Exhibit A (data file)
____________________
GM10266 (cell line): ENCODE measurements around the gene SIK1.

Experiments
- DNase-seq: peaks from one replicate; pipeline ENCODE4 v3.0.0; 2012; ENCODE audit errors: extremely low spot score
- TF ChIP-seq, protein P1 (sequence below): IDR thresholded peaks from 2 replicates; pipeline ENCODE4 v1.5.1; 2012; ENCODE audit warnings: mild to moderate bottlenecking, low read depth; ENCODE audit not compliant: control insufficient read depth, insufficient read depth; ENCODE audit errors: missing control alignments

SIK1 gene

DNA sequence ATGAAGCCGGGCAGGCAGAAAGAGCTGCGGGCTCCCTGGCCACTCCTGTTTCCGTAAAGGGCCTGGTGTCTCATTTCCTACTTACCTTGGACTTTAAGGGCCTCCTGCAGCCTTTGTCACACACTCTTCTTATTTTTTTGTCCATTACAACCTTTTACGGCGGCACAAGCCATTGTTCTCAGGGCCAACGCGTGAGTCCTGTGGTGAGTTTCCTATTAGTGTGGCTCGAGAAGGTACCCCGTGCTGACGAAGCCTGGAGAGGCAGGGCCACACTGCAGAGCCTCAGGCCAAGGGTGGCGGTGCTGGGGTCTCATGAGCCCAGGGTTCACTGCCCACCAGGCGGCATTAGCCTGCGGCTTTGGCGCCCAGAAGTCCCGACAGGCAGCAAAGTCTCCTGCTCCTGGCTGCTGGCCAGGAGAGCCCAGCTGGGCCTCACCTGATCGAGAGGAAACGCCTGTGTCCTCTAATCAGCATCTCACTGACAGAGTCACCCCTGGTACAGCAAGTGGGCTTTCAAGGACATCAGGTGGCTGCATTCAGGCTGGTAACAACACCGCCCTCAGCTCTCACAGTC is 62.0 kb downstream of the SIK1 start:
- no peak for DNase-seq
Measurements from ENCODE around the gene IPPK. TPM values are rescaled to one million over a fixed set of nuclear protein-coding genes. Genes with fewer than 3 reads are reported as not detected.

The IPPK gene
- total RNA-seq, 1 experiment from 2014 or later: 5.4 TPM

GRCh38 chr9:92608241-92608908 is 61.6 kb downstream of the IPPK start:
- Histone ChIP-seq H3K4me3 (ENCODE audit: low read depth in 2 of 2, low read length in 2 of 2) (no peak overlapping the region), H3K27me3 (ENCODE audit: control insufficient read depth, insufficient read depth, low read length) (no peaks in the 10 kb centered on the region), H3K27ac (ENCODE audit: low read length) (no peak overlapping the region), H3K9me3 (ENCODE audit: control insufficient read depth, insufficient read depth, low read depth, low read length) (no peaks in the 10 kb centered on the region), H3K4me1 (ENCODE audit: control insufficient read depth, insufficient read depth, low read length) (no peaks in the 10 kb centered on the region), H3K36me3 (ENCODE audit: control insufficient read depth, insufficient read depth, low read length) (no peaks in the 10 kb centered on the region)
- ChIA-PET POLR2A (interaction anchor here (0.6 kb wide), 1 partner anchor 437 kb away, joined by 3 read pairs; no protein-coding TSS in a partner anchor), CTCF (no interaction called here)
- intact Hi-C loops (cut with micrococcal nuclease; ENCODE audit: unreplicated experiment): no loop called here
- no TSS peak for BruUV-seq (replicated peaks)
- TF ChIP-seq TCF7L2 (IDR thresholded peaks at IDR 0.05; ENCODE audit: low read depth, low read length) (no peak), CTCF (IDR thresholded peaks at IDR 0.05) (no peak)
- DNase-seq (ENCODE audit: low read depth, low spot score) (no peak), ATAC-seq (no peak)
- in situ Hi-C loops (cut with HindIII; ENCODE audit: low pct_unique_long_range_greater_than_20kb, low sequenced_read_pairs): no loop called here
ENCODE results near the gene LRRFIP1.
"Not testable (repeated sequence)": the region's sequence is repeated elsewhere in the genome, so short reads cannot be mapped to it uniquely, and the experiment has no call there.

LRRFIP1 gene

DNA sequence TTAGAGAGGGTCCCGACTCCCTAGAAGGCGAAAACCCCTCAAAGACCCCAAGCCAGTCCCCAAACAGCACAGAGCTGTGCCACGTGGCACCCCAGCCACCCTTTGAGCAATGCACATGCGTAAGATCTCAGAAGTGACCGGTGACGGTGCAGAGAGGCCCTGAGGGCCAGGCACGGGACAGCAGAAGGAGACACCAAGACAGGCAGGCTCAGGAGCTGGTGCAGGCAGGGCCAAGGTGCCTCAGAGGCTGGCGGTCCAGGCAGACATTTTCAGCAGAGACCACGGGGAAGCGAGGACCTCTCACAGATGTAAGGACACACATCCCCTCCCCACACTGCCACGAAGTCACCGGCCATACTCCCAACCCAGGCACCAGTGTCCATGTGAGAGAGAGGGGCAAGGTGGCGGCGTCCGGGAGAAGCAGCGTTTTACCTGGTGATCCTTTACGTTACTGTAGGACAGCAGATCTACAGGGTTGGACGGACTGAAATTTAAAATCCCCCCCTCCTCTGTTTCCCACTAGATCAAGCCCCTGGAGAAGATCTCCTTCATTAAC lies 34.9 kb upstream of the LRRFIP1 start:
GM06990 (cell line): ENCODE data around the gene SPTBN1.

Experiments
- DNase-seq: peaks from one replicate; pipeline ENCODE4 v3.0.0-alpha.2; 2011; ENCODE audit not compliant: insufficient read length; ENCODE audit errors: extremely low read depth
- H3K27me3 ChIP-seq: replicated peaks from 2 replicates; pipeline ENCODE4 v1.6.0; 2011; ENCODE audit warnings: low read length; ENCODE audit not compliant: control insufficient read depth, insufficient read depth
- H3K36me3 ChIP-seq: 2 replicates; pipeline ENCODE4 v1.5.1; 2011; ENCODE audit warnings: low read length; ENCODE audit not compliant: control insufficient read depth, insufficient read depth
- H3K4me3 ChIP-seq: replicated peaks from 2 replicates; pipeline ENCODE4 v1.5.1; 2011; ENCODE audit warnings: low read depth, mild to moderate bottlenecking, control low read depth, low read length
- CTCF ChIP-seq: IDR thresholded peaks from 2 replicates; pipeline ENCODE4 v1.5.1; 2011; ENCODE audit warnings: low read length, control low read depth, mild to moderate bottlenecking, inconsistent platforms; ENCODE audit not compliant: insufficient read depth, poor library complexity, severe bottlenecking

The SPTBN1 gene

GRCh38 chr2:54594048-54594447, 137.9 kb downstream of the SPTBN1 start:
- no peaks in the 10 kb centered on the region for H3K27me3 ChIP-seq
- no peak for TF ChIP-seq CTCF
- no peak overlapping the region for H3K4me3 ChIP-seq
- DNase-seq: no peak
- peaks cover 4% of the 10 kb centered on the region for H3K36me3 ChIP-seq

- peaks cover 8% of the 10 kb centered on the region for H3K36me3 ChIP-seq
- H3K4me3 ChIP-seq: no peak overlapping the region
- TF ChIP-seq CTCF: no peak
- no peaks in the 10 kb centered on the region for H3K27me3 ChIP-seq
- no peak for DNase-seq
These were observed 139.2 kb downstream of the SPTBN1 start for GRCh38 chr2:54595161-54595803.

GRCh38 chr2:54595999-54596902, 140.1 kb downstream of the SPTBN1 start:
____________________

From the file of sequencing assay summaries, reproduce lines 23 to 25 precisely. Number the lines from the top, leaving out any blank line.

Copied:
GM06990 (cell line): ENCODE data around the gene SPTBN1.

Experiments
- DNase-seq: peaks from one replicate; pipeline ENCODE4 v3.0.0-alpha.2; 2011; ENCODE audit not compliant: insufficient read length; ENCODE audit errors: extremely low read depth